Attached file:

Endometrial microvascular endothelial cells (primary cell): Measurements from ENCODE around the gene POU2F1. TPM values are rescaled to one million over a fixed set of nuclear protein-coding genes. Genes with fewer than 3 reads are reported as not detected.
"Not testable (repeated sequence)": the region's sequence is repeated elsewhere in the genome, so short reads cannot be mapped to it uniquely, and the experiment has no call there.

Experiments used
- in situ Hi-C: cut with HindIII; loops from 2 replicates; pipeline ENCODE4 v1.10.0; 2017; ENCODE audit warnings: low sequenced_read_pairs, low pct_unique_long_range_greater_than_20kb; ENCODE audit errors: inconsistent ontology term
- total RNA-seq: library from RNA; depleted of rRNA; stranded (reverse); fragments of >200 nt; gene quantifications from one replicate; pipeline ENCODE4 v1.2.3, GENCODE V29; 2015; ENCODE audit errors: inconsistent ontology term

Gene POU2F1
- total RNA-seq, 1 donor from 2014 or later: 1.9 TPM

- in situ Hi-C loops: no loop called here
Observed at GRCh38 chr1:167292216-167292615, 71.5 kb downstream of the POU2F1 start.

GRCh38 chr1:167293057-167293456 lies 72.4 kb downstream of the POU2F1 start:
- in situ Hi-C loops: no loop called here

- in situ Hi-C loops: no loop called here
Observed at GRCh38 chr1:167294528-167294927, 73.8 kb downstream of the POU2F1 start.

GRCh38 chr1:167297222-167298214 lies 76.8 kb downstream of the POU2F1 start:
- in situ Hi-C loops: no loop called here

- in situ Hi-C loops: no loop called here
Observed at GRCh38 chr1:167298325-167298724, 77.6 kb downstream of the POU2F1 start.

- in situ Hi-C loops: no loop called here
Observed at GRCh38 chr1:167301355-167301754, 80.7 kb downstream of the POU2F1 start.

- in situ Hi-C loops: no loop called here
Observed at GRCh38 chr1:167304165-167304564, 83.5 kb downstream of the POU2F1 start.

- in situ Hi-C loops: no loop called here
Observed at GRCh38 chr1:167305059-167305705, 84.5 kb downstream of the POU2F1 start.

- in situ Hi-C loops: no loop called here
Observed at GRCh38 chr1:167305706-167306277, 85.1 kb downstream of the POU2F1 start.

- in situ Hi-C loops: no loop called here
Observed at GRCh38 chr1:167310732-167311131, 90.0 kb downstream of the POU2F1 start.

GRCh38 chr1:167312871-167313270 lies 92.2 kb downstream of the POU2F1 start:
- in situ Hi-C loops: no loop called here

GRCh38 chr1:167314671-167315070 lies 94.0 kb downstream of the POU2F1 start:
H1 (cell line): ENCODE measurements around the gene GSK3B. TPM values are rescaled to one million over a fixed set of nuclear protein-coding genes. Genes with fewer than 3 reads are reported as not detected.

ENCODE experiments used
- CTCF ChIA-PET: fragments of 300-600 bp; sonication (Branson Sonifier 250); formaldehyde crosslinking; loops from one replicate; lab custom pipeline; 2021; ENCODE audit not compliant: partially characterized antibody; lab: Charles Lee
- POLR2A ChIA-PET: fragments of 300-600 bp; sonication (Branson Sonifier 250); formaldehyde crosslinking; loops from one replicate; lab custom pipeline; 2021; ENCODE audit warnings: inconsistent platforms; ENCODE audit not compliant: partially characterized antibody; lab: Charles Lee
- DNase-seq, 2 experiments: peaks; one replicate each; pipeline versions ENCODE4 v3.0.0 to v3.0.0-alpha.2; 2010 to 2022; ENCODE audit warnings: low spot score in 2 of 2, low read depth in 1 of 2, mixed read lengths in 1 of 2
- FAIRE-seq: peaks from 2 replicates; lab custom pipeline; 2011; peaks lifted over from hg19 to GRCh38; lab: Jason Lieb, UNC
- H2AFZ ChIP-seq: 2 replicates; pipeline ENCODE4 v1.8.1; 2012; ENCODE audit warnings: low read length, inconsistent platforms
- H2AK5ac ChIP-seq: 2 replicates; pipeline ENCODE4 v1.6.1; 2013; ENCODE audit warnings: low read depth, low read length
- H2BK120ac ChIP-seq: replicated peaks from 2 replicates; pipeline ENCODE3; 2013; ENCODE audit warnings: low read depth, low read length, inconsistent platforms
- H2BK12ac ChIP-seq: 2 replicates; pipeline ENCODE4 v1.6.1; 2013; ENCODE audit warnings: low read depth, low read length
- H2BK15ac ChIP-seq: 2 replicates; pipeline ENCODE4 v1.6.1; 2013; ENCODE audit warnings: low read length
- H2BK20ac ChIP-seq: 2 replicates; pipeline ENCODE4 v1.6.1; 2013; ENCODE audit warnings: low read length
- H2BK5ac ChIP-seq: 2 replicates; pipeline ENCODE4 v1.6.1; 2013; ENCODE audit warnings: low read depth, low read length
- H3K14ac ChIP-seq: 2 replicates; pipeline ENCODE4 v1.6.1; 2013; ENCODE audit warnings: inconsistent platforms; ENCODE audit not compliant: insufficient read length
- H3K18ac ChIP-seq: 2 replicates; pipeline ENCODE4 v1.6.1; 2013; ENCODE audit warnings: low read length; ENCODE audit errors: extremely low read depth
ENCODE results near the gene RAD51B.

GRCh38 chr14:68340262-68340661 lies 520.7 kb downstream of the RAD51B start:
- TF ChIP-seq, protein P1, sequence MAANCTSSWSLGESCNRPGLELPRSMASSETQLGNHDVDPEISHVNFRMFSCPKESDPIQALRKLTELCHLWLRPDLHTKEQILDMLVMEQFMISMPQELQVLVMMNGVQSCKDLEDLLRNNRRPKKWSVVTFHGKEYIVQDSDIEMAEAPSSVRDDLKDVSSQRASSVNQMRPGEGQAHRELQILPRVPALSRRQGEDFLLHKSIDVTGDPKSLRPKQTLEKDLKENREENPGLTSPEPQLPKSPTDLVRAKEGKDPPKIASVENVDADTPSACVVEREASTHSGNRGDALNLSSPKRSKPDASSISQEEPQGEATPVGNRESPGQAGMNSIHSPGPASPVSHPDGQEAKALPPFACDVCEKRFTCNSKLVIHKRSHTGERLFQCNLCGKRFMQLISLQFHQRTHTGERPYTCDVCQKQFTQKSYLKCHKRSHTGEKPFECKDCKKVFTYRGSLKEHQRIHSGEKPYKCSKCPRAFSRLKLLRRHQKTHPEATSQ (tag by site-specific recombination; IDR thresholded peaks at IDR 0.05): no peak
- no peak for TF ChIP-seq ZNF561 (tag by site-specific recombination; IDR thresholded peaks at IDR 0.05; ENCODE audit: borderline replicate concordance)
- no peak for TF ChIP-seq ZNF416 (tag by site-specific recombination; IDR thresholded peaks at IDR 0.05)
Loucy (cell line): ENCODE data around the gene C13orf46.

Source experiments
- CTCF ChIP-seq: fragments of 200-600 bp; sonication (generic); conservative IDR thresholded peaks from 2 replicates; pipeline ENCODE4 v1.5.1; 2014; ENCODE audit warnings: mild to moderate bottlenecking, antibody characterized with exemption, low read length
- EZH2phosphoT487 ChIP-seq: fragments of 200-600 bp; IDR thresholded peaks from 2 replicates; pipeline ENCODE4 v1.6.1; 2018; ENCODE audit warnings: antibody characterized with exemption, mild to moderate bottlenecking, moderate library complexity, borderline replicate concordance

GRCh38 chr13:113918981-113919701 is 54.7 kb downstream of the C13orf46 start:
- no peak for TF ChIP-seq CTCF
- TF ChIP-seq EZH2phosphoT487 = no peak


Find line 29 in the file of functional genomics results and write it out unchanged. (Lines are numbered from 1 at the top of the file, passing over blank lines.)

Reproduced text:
- in situ Hi-C loops: no loop called here